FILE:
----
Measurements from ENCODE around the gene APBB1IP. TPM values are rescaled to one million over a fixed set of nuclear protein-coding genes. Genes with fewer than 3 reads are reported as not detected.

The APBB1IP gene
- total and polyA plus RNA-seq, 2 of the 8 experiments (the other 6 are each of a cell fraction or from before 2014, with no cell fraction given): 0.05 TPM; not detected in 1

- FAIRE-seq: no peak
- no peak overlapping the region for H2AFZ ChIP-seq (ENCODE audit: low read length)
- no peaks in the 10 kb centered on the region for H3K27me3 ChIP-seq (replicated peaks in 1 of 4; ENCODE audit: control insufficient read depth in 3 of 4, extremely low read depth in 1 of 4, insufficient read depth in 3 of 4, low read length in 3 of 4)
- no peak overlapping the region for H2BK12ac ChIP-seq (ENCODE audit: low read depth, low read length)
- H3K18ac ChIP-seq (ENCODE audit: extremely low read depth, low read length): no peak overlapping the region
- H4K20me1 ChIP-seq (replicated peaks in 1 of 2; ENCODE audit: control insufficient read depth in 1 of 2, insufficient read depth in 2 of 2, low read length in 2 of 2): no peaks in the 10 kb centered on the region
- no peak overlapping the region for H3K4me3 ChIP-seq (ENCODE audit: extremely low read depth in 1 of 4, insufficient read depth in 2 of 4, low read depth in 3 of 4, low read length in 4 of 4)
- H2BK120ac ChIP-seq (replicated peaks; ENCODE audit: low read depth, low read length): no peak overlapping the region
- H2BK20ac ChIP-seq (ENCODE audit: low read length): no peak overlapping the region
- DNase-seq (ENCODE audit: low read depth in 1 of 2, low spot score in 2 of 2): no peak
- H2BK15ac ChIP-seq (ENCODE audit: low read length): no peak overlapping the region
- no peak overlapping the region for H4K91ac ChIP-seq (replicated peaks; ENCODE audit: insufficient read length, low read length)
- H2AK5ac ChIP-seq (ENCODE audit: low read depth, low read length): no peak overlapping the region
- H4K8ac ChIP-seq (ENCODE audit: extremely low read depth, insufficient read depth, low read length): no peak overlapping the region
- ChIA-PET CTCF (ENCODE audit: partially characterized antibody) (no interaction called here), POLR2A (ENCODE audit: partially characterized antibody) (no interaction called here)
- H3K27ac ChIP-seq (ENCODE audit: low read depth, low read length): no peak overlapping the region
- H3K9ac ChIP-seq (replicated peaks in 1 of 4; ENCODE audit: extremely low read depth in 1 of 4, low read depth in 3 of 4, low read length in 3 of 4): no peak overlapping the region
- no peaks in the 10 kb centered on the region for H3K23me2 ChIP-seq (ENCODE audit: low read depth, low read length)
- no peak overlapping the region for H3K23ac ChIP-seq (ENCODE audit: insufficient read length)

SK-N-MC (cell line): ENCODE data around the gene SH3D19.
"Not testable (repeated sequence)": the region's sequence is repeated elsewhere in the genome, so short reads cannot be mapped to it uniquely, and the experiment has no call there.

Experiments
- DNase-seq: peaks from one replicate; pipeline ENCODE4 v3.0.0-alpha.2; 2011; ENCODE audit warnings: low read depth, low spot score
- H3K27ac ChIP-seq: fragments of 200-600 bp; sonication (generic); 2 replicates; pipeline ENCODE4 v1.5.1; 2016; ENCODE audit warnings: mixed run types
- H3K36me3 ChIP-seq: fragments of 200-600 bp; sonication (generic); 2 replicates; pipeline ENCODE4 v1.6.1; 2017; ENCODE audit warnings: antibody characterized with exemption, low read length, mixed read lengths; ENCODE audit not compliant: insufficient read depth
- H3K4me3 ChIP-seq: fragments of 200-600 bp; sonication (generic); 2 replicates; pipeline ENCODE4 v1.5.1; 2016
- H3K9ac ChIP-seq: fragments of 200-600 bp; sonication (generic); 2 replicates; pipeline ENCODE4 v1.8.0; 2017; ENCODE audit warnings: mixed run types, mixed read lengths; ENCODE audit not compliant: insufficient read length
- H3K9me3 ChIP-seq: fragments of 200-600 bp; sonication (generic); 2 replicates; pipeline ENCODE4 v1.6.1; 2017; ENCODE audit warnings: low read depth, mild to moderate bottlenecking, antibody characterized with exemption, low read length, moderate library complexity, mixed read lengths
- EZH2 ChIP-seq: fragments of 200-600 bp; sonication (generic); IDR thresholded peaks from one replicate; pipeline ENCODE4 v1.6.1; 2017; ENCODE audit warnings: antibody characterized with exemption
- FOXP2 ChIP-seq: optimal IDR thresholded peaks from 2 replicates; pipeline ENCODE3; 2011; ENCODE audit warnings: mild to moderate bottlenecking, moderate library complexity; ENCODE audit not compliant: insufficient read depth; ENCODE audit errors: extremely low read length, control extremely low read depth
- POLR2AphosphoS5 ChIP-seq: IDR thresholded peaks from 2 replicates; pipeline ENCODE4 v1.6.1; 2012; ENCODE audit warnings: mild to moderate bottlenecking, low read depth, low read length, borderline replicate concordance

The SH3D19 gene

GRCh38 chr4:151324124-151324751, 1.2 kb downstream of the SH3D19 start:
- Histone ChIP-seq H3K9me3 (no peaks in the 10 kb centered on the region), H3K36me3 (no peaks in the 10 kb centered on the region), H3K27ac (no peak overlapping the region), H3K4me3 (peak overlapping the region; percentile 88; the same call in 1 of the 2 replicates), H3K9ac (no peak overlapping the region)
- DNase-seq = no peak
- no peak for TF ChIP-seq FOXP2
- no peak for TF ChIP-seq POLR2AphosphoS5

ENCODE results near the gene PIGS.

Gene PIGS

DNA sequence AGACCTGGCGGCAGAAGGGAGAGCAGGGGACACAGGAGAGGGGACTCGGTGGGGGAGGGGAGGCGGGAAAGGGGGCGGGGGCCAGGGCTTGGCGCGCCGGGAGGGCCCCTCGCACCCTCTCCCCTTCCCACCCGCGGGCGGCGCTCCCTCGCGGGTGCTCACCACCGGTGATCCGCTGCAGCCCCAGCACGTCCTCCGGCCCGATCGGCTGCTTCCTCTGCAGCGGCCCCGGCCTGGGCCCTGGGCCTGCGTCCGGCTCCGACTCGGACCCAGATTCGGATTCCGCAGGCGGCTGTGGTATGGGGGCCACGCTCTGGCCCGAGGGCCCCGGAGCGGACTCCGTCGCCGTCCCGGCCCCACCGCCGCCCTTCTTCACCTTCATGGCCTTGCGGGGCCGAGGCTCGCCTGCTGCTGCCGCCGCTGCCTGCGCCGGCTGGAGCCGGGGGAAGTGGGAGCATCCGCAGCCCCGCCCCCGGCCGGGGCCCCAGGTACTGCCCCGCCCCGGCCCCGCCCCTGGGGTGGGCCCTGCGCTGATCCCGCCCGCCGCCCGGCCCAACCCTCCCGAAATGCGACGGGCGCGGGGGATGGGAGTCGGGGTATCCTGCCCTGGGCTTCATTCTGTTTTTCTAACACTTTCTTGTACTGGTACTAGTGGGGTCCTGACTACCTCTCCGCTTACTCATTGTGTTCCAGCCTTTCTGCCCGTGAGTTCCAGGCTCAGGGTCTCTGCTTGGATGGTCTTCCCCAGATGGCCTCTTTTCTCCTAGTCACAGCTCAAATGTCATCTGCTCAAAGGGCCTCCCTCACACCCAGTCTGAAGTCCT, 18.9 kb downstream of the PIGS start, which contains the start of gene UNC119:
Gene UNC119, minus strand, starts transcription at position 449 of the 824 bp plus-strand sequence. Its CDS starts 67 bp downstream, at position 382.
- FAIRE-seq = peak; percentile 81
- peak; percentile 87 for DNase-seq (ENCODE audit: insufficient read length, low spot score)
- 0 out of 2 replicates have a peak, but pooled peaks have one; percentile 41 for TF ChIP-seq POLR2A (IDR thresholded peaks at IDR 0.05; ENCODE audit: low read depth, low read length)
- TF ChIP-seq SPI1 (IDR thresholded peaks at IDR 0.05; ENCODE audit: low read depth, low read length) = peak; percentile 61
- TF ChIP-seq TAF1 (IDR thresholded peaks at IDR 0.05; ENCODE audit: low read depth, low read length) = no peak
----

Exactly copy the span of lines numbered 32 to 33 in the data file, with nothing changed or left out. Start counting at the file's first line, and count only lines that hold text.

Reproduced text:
- EZH2 ChIP-seq: fragments of 200-600 bp; sonication (generic); IDR thresholded peaks from one replicate; pipeline ENCODE4 v1.6.1; 2017; ENCODE audit warnings: antibody characterized with exemption
- FOXP2 ChIP-seq: optimal IDR thresholded peaks from 2 replicates; pipeline ENCODE3; 2011; ENCODE audit warnings: mild to moderate bottlenecking, moderate library complexity; ENCODE audit not compliant: insufficient read depth; ENCODE audit errors: extremely low read length, control extremely low read depth